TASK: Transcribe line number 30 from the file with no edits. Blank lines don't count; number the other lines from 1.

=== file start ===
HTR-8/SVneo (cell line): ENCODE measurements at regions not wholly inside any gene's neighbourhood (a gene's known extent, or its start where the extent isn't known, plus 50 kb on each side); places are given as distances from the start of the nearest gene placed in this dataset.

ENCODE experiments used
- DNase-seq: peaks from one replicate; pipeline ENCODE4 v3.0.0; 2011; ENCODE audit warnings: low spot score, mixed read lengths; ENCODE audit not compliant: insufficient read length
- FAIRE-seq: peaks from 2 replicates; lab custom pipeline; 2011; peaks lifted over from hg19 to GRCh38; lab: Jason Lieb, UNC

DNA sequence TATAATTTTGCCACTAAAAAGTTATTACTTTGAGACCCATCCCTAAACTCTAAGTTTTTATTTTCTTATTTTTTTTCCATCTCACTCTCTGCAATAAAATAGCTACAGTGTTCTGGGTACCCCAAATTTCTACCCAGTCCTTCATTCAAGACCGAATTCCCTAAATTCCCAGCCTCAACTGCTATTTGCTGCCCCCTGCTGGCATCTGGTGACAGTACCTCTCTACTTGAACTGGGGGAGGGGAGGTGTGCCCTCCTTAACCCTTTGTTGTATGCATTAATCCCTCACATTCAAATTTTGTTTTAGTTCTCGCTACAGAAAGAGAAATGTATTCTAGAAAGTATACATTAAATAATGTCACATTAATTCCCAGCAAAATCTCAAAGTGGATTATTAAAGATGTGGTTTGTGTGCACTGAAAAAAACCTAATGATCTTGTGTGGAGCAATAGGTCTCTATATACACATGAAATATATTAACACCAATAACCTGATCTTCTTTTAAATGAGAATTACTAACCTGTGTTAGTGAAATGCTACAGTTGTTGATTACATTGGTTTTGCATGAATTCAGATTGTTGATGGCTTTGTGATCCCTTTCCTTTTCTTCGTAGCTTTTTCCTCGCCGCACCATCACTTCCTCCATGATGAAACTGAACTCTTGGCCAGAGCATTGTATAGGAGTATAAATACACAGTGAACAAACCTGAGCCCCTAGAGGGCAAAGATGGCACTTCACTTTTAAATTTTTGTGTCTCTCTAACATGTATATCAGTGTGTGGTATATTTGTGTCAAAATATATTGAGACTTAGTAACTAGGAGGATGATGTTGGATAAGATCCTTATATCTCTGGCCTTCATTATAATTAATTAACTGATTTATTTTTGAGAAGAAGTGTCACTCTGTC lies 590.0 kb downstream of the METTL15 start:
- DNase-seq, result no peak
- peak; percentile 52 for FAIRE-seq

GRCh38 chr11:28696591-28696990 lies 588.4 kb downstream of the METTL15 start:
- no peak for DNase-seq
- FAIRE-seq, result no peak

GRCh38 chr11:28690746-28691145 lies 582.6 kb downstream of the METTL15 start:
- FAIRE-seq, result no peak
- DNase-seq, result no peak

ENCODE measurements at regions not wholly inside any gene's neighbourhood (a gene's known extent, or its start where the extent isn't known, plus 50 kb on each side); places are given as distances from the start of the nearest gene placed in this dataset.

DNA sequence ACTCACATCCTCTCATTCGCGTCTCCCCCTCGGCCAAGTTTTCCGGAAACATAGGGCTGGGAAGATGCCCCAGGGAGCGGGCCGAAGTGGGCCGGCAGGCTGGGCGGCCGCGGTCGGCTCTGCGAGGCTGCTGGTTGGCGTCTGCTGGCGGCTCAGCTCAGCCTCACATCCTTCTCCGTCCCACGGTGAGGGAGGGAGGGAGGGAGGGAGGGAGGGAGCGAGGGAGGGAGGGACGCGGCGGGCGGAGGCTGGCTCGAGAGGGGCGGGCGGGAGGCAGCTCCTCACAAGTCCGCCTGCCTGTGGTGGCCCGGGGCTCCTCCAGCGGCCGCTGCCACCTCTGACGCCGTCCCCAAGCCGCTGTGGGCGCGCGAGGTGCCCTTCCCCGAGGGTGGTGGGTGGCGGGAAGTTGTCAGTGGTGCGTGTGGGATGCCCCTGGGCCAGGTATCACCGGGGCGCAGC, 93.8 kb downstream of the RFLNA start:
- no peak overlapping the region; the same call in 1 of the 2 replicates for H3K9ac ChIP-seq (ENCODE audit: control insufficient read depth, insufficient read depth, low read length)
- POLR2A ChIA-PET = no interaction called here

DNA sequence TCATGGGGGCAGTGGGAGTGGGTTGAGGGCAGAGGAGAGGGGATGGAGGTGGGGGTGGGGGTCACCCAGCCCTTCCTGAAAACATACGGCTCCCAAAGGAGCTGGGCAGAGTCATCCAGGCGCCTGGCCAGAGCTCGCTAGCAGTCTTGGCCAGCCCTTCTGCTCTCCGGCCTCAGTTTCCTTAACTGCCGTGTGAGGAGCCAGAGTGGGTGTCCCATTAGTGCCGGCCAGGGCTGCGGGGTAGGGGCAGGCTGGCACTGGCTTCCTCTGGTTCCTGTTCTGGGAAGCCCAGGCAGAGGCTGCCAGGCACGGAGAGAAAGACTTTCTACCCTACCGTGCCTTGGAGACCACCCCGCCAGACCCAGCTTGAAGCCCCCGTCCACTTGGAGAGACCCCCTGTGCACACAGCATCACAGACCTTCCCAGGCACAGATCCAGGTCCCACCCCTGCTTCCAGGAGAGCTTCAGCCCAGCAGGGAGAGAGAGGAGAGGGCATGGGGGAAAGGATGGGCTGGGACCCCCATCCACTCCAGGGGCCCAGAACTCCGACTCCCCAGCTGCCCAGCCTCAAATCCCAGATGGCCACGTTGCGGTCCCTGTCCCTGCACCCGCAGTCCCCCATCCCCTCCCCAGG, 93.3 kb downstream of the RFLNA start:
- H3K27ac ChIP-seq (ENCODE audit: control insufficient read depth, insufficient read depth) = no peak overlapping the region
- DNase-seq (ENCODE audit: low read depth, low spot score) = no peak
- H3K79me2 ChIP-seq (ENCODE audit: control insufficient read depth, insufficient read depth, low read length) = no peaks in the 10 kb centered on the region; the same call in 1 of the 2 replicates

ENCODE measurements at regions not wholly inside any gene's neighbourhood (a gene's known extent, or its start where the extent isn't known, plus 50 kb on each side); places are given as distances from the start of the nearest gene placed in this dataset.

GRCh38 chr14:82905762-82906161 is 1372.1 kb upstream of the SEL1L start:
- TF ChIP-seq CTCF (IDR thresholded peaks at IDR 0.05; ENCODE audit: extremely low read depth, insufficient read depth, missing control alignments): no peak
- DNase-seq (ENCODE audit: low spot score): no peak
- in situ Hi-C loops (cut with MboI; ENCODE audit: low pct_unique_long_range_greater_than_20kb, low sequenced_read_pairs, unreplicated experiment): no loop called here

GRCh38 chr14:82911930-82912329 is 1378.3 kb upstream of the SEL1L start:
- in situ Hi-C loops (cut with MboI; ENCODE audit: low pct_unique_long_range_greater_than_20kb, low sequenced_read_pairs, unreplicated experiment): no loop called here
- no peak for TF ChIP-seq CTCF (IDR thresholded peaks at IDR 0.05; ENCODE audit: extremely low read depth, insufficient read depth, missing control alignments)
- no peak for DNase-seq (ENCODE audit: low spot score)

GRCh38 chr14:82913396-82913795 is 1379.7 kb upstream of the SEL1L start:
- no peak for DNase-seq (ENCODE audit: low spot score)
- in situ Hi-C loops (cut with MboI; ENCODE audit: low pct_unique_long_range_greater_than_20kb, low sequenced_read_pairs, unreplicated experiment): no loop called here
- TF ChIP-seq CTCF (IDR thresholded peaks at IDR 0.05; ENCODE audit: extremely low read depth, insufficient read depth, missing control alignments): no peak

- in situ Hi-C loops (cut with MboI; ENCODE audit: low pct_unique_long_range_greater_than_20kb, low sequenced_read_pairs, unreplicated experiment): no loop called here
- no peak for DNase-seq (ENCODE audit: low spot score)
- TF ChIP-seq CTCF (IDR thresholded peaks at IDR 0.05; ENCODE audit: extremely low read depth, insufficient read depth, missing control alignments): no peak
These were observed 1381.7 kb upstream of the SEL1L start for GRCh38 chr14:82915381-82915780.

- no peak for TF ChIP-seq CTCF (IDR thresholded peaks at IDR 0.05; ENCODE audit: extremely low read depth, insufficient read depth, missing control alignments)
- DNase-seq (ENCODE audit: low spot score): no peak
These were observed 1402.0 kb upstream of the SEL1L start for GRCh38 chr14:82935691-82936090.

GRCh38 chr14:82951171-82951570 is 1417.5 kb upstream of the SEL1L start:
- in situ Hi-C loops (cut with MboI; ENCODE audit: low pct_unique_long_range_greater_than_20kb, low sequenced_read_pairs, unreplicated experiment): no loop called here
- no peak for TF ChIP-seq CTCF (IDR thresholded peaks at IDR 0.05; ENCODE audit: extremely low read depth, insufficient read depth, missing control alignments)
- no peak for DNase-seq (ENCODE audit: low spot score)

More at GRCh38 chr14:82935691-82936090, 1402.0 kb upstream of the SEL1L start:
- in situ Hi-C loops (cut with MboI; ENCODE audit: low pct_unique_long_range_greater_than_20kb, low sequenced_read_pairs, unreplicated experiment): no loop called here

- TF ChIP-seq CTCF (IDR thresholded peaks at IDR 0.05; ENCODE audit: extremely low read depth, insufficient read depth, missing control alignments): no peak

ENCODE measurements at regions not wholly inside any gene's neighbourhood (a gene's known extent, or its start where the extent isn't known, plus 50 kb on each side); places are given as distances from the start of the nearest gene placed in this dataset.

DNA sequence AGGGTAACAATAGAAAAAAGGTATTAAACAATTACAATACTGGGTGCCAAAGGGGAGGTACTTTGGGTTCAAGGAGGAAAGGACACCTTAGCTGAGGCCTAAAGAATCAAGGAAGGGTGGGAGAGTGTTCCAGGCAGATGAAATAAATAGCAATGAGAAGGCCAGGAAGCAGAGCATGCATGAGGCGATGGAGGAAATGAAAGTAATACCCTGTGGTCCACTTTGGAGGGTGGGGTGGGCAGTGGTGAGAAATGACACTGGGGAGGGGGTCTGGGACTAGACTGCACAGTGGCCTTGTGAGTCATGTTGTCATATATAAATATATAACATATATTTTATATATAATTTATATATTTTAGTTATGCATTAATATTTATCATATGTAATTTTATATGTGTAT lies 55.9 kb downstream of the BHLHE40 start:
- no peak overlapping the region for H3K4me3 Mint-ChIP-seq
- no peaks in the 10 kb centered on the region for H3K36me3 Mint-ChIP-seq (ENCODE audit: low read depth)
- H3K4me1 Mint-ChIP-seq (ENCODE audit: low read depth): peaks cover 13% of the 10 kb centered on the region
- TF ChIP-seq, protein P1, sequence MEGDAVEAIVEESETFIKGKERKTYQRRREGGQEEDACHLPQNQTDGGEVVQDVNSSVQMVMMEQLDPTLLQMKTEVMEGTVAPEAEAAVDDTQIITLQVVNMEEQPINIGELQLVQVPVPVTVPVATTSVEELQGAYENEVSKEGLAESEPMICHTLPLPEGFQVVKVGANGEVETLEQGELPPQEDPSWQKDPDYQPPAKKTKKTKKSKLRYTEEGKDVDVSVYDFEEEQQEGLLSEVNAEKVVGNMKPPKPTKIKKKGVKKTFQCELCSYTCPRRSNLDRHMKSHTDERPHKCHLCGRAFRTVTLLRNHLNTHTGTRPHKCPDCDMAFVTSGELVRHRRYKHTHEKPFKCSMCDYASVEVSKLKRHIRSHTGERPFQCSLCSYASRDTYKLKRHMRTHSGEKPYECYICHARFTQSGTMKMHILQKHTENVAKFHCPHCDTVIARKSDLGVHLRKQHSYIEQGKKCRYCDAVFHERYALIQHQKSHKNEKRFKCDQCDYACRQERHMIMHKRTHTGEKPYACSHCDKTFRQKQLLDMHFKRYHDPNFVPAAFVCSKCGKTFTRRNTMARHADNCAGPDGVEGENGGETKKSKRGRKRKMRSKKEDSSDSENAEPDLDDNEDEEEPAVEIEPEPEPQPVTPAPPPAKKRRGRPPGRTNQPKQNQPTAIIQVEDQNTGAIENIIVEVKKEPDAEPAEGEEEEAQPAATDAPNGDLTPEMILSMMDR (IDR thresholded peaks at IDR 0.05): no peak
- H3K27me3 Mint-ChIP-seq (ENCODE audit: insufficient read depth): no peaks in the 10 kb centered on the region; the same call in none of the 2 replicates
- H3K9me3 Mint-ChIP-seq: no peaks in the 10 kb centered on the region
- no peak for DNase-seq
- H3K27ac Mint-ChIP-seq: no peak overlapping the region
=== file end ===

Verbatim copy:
- no peak for DNase-seq (ENCODE audit: low spot score)